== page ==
Born and raised in Maine, Buckland comes from a family full of musicians. Her grandmother, Betty Buckland, was prominent in the New England bluegrass scene, while her father, Andy Buckland, played electric guitar in Boston area bands. It’s not surprising then that someone who grew up playing bluegrass fiddle music as well as a healthy dose of Michelle Branch and Sheryl Crow would wind up with varied musical tastes – something Buckland clearly demonstrates on her solo debut.

You Don’t Have To Know, however, didn’t happen because Buckland simply wanted to rock out. “I think a lot of the album has to do with feeling empowered as a woman,” she states. “It was thrilling to discover my singular voice as an artist in a way I never had before. And in the process of writing these songs about figuring myself out, I would up knowing myself a lot better.”

Website | Facebook | Instagram

7pm doors – 8pm show | $16 adv. – $20 day of

Louisa Stancioff’s songs are of the folk genre, telling stories based on personal experience, and often embellished with fictional narrative and magical elements to more thoroughly convey reality. Her use of lofty reverbed-out electric guitar and the occasional drum machine loop exhibits a more contemporary version of “folk”. She doesn’t have anything released under her own name quite yet, but if you would like to hear some of her music, you can listen to her previous band, Dyado, anywhere. 

Louisa is originally from Chesterville, ME, but has moved all around the country in the past 10 years, from upstate New York, to Missoula MT, Asheville, NC, Los Angeles, CA and all the way back to Maine. She currently resides in Camden.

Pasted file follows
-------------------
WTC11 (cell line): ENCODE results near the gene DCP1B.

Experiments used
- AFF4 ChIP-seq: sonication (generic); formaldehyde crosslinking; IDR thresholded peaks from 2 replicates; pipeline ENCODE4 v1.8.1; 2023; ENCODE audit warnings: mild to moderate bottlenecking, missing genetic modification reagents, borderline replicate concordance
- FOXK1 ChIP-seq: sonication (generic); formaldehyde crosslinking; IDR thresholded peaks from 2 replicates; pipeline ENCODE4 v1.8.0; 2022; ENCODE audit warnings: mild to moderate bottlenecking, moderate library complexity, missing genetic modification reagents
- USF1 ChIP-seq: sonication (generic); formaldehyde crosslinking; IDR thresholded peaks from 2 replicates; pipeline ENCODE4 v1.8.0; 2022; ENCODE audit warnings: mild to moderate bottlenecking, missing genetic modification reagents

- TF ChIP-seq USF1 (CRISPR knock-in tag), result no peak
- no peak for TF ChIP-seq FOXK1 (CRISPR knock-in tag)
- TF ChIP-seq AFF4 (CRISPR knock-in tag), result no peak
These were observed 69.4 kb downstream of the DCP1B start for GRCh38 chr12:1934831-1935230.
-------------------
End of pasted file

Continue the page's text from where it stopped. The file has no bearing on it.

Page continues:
OLS Covid-19 Protocols:

We are very excited to begin hosting live music shows again in our listening room. OLS is committed to providing a safe environment for all who work, listen, or perform live music in our venue. Because our venue is so small, we will require all staff, volunteers, performers, and patrons to show proof of full vaccination against COVID-19 when they attend OLS events AND to wear masks indoors unless they are actively drinking, eating, or performing.

Proof of vaccine must come directly from the health care provider that performed the vaccination and can be a photo or physical copy of the vaccination card or record with an accompanying photo ID. Full vaccination means that the date of the performance you are attending is:

* at least 14 days after your second dose of an FDA or WHO authorized two dose COVID-19 vaccine, or

* at least 14 days after your single dose of an FDA or WHO authorized single dose COVID vaccine.

We hope we can ease these restrictions once further progress has been made reducing transmission of the virus. Until then we greatly appreciate your patience and cooperation.

One Longfellow Square does not assume liability; the ticket holder will assume all risks involved. By purchasing a ticket to this event you agree to assume full liability for any risks incurred before, during and after the event and agree to the current Terms of Use.